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This article is free for download and re-distribution, though if re-published I prefer that I am contacted and referenced. Thank you, and I hope I've helped others in their art!
UPDATE: By the by, I found this as a beautiful reference. The site displays antique arms and armor, with this page being for swords. It displays the vast array of colors you can see in metals due to different curing methods. There are some really great examples of bluing here, for instance, as well as some browned pieces: www.ambroseantiques.com/swords…
UPDATE: Since so many have enjoyed the graphic I created for this tutorial, I offer it in links below its own, in PNG and JPEG format.
The diagram provided says it all and (though I personally disagree with citron as a steampunk colour) provides a wonderful example of the colours that suited both the Victorian and Edwardian eras.
This article would, and should, be used as an excellent resource for steampunk costumers, illustrators, painters, artesians, writers, or indeed anyone interested in the genre.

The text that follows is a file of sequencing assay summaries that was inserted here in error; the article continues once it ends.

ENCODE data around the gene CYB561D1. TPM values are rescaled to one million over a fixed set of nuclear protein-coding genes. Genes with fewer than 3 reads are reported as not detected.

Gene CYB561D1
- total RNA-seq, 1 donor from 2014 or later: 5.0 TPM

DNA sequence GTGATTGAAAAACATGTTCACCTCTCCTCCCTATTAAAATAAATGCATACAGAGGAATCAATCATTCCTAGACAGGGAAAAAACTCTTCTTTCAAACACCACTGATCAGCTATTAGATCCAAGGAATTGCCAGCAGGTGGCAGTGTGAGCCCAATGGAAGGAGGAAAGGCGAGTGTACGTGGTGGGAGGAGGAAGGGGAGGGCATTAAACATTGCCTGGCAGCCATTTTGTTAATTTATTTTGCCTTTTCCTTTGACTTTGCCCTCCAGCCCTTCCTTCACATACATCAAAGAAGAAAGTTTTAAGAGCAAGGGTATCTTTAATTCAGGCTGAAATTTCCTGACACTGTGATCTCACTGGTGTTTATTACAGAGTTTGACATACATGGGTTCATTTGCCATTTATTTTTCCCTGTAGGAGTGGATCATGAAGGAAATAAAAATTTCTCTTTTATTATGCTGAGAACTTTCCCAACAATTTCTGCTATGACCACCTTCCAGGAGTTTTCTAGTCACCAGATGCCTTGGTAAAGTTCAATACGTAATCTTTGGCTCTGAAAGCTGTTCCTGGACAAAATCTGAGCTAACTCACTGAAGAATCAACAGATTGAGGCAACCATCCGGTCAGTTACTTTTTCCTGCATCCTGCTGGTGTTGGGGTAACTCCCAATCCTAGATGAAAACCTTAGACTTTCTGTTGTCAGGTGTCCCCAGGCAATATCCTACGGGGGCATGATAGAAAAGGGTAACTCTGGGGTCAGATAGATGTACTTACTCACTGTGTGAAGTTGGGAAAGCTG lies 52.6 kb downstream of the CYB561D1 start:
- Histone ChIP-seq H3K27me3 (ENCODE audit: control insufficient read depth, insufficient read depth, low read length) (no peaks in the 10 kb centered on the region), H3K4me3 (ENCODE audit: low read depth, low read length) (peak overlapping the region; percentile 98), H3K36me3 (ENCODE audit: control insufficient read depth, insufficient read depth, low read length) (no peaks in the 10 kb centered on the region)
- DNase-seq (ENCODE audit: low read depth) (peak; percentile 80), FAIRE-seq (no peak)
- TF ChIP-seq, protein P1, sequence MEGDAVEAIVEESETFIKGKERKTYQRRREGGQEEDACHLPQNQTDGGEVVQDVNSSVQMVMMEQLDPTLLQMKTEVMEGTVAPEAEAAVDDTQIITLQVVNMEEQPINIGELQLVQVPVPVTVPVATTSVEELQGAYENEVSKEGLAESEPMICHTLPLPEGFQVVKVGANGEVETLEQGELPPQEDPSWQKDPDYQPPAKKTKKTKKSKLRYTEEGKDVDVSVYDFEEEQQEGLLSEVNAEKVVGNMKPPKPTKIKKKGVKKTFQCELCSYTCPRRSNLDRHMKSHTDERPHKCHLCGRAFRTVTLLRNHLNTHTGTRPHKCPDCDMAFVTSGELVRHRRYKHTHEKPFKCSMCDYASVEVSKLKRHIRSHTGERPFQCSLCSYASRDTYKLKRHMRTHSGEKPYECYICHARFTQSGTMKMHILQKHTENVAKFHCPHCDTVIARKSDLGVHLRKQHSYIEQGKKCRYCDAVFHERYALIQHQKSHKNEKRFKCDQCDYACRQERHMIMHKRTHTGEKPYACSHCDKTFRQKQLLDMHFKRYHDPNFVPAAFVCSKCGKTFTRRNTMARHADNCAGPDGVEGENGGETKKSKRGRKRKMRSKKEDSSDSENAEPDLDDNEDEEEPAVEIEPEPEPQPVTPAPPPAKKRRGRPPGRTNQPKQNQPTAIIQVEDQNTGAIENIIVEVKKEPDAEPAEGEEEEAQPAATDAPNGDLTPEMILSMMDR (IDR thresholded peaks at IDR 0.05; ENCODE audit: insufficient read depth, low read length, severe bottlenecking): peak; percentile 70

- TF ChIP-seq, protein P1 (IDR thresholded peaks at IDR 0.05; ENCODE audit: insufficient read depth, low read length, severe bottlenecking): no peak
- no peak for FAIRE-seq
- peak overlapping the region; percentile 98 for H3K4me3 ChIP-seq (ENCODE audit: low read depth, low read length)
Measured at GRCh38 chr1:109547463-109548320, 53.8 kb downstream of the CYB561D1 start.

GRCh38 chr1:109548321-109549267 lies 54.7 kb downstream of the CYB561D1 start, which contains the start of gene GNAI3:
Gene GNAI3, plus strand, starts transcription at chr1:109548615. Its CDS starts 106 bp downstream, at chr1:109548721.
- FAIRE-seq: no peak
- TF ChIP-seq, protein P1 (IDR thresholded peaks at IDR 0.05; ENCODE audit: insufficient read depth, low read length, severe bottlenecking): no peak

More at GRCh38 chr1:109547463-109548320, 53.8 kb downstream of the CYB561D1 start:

Seriously, the thing with the metals is very comprehensive, and I'm happy you pointed out that Victorian fashion wasn't really all boring neutral colors.
Meanwhile on the subject of hats, I myself am accustomed to wearing a tricorne to indicate myself as a sailor... Or, you know, airship sailor
You know, a tricorn is one I do not have yet, but would love to get for my collection. I do have a number of unusual hats, including a beret that can only be described as nautical. Fun thing: the tricorn was once the hat of choice for civilized men, and when it fell out of vogue in 1800 it's the top hat that took its place, so there are fun possibilities there for characterization; do you have a character who is behind the times, or perhaps has been away somewhere a very long time, or is wearing his father's or grandfather's old hat? So on!
I wonder if the idea comes from Queen Victoria's own mourning. After all she only wore black for most of her life, and certainly people picked up on it. I think it's a major reason why we think black is elegant today.
But floral patterns became really popular around then too, and those colorful by definition.
Oh a beret sounds very interesting!
I suppose my character does do quite a lot of travel and she does come from a family of fishermen, but mainly I just think a tricorne is so practical. It's basically the hands-free, hat version of an umbrella, and it's so easy to personalize.
Banana terra cotta
Terra cotta pie